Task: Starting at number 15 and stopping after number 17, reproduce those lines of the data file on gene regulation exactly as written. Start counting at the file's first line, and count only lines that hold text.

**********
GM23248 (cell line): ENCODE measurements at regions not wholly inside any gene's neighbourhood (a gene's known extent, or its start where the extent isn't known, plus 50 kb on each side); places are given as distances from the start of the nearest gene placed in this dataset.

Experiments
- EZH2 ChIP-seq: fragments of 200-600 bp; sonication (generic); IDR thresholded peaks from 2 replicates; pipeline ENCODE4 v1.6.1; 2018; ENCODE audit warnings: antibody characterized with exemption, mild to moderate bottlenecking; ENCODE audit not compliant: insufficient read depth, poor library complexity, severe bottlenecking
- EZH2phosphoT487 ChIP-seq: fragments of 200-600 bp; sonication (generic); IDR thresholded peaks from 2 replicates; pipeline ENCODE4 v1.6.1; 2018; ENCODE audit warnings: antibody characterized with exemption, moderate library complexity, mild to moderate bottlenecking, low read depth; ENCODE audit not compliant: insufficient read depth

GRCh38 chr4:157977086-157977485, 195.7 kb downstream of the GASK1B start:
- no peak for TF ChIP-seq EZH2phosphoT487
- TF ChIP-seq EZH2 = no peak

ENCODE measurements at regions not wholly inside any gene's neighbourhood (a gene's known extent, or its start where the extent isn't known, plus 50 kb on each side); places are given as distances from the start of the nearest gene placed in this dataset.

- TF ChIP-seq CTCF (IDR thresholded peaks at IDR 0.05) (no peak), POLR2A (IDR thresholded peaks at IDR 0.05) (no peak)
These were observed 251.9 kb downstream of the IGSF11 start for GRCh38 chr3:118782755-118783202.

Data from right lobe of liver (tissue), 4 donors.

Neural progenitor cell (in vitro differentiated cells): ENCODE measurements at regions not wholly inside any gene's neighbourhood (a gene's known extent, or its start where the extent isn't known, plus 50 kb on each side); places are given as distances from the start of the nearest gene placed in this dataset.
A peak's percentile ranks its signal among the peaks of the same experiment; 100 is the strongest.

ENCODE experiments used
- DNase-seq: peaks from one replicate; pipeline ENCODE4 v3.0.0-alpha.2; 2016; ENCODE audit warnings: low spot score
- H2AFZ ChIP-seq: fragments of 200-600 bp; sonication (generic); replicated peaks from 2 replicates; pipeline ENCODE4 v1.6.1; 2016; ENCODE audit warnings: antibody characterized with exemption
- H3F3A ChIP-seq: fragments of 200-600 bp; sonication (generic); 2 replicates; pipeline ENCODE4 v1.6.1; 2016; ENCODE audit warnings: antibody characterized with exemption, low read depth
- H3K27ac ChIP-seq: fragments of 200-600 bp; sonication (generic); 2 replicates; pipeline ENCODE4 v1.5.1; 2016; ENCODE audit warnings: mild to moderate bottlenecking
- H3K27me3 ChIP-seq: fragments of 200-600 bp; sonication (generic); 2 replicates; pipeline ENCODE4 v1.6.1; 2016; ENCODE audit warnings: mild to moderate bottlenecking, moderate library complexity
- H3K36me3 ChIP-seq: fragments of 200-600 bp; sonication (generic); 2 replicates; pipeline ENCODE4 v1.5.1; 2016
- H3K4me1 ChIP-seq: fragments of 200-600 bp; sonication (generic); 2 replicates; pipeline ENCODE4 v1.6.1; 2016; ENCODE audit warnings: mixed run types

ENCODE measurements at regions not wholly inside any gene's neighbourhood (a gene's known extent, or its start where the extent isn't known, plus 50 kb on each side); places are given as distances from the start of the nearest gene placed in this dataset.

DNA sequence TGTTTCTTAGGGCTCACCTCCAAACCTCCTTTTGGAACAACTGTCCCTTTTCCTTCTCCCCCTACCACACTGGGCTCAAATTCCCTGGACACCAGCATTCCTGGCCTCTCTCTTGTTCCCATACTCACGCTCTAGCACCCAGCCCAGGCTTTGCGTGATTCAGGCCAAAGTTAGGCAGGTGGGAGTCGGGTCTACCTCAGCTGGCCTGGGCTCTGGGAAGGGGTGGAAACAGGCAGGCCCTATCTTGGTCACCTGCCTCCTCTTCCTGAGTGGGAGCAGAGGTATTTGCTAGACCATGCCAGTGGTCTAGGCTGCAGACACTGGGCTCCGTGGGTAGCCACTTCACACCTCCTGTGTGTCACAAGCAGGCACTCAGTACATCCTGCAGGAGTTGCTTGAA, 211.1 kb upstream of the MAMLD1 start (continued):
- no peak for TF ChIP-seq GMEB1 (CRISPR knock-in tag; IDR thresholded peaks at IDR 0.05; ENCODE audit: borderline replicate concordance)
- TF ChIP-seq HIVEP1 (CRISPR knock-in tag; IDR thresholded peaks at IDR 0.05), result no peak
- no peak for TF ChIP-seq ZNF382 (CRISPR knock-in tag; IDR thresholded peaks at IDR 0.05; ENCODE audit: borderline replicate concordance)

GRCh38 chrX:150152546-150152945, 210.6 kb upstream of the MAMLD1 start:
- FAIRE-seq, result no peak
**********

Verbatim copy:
- DNase-seq: peaks from one replicate; pipeline ENCODE4 v3.0.0-alpha.2; 2016; ENCODE audit warnings: low spot score
- H2AFZ ChIP-seq: fragments of 200-600 bp; sonication (generic); replicated peaks from 2 replicates; pipeline ENCODE4 v1.6.1; 2016; ENCODE audit warnings: antibody characterized with exemption
- H3F3A ChIP-seq: fragments of 200-600 bp; sonication (generic); 2 replicates; pipeline ENCODE4 v1.6.1; 2016; ENCODE audit warnings: antibody characterized with exemption, low read depth